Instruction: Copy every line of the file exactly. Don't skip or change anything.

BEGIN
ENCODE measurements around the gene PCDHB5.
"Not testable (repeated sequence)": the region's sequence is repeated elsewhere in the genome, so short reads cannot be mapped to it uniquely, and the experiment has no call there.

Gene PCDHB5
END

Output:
ENCODE measurements around the gene PCDHB5.
"Not testable (repeated sequence)": the region's sequence is repeated elsewhere in the genome, so short reads cannot be mapped to it uniquely, and the experiment has no call there.

Gene PCDHB5